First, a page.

When it comes to wooing Gen Z, Fred & Farid’s Karen Ge says they are not elusive or hard to please with advertising tactics that embrace the experimentation spirit to leverage emerging technology and youth culture. She provides insights from the shortlisted entries from this year's WARC Awards for Asian Strategy. View a sample of the case study analysis report here.
Gen Z, the target of most marketing endeavours today, has been overly analysed and interpreted by advertisers. As a result, we have seen more than enough heavily invested campaigns with overflowed attitudes and bandwagons that seemingly celebrated the spirit of Gen Z.
However, not many of those could stand a chance of leading to recognition and resonation with whom they intended to speak for/to. In the judging for this year’s WARC Asia Strategy for Effective Marketing, fortunately, some entries took vastly different perspectives connecting with this younger generation.
Putting aside the “proven successful” advertising tactics, they once again proved that with the experimentation spirit to leverage emerging technology and youth culture, Gen Z is not necessarily an elusive or hard-to-please generation.
Solutions are stronger than slogans
Conventionally, advertisers would help the brand identify a precise societal barrier and fight against it with a powerfully crafted slogan, which is highly likely to serve as the starting point for creating a successful campaign.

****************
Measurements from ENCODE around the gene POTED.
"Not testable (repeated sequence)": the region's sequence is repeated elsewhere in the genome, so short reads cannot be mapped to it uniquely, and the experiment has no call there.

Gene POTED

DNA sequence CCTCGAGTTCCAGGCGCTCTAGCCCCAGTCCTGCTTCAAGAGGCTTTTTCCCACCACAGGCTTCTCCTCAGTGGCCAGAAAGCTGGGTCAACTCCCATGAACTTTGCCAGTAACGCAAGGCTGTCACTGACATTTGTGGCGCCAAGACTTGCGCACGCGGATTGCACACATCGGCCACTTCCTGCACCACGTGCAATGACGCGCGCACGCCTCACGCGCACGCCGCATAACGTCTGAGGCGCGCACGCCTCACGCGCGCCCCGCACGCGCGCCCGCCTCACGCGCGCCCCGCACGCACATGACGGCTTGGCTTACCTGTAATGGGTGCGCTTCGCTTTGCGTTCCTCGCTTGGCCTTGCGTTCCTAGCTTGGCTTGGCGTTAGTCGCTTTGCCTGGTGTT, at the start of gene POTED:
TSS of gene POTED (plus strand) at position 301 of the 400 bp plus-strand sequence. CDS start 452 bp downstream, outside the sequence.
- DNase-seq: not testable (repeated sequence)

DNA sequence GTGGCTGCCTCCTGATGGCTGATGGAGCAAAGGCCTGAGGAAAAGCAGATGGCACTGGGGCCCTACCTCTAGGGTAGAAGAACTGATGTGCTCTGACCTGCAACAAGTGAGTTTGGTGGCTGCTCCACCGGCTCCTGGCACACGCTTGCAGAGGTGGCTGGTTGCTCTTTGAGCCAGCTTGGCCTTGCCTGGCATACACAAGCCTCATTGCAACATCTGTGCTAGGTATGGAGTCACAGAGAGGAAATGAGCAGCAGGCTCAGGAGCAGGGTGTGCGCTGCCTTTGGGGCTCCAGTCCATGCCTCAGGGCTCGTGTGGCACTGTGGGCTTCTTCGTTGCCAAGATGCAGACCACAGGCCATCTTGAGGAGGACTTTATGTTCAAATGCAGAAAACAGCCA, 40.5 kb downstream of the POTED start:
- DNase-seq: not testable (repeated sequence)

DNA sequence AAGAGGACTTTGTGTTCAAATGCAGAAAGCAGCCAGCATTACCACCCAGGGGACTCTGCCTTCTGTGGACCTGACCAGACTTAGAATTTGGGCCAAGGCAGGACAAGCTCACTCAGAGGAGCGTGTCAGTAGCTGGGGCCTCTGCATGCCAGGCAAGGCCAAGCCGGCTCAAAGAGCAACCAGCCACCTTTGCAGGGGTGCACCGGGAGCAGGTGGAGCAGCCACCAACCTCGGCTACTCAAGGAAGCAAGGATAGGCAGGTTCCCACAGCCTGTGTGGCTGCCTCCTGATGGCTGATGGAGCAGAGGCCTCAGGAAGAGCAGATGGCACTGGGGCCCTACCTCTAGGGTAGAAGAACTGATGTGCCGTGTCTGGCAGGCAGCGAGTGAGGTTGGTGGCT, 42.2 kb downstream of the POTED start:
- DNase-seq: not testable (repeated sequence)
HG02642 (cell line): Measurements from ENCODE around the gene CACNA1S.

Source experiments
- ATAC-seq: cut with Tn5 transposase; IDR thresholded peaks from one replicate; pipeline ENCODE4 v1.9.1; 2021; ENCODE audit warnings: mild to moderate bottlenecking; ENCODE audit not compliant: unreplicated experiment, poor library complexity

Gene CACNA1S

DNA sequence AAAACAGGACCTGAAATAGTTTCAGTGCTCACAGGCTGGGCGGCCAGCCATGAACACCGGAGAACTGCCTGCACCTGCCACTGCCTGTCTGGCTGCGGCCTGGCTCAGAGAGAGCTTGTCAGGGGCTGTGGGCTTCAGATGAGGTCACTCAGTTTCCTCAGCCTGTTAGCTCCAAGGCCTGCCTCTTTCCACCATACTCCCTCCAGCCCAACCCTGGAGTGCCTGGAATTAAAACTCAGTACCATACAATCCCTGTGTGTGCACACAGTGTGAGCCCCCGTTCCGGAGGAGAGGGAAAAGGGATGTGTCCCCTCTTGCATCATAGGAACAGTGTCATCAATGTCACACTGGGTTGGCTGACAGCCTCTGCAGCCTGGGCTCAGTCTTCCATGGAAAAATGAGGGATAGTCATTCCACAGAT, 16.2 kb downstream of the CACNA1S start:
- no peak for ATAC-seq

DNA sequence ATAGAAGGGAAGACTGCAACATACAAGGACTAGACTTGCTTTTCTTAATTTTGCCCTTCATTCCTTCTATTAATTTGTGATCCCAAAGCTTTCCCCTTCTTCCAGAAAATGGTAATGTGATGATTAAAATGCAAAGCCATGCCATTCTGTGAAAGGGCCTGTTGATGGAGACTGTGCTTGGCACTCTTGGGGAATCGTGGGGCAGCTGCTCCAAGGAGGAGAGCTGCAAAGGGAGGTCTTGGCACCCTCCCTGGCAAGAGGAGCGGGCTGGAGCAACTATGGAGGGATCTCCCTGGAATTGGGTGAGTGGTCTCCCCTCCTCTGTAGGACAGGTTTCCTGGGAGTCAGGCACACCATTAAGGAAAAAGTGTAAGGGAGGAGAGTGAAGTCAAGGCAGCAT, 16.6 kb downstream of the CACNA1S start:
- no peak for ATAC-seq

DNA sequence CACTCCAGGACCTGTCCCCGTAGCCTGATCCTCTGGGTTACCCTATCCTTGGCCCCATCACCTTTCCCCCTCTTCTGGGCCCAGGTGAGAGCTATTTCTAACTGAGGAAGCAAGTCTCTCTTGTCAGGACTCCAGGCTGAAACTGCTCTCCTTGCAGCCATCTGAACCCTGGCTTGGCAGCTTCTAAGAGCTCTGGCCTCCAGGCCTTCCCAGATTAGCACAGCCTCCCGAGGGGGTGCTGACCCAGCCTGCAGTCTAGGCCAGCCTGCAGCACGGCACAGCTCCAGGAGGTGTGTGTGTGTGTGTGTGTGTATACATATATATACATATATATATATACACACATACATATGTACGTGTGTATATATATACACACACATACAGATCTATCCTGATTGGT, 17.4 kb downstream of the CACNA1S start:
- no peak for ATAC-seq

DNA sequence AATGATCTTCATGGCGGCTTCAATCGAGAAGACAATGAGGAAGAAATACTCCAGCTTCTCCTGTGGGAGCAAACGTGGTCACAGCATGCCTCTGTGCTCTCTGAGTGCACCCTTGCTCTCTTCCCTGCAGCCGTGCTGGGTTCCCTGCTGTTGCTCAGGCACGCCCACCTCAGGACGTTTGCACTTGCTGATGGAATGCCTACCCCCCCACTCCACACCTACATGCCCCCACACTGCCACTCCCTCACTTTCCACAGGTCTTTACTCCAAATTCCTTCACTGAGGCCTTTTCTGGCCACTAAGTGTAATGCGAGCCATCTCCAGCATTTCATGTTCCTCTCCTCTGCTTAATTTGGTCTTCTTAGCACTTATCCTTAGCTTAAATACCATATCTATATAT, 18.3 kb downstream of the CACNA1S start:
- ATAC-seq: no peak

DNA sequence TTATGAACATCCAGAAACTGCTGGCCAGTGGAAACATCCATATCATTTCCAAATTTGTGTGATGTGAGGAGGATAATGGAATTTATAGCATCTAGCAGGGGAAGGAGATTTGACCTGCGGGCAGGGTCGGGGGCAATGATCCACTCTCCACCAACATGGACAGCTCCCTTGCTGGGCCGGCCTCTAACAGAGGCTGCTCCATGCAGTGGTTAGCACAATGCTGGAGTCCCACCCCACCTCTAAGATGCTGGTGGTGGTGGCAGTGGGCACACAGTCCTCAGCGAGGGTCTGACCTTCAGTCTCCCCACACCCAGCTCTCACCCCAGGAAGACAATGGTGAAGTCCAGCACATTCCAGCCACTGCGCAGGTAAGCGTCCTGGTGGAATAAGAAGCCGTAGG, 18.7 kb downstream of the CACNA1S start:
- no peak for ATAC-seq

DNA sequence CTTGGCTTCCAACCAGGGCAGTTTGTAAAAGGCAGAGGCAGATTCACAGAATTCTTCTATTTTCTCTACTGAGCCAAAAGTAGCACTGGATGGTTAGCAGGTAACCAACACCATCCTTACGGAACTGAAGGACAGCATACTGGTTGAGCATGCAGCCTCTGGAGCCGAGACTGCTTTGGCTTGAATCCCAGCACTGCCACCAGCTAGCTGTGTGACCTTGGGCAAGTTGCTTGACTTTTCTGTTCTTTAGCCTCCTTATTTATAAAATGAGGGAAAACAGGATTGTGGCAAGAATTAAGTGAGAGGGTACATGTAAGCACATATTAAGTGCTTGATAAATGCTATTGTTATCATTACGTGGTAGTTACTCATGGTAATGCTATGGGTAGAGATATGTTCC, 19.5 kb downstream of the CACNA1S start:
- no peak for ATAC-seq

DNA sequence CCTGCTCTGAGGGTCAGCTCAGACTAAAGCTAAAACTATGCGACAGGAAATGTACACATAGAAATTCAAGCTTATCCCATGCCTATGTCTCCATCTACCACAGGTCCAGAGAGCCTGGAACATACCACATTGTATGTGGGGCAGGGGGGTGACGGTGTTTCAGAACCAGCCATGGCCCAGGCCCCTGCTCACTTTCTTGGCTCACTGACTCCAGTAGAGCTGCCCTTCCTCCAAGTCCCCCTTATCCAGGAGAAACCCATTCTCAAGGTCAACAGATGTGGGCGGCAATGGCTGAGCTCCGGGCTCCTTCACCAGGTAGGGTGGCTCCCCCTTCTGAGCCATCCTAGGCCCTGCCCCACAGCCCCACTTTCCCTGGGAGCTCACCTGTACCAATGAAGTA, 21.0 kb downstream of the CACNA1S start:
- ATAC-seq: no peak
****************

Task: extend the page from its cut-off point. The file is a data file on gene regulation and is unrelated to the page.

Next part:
This methodology is applicable to attract the younger generation with skeptical attitudes towards existing social norms, at least theoretically. Given the complicated cultural and political social context, it has never been easier for brands to find a plausible barrier. But they are often limited in their authority and credibility and forced to be positive and convince their audience that the world will be better, eventually.
Faced with the generation growing up surrounded by advocative commercial campaigns, authentic content still plays a part. But only in continuous efforts to provide and innovate solutions can brands truly forge a deeper and more sincere connection that lasts.
Oral hygiene brand Closeup created the “City Hall of Love”, a metaverse destination where the freedom to love is legitimised through NFT marriage certificates. Knowing love is eternal and universal, the long-existing obstacles embedded in different cultures are also hard to fight against or remove, at least not in the physical world via the sole efforts of a consumer brand.
Strategically, Closeup chose to shift from a lonely fighter to the creator of a new virtual territory that attracts and enables young couples with the aspiration to love freely. It fully embraces the Web3 ecology, in which the pursuit of barrier-free connections is at the core of its technology.
Although there are obsessions towards Web3 and its derivatives among Gen Z, the metaverse fantasy is still to be justified by a longer time frame. The same applies to the legitimisation of all forms of love in our physical world. Without predicting which one of the two worlds in parallel will ultimately become the land of freedom, it’s worth celebrating that actions in the metaverse are taking place, initiated by brands and empowered by pioneering trailblazers.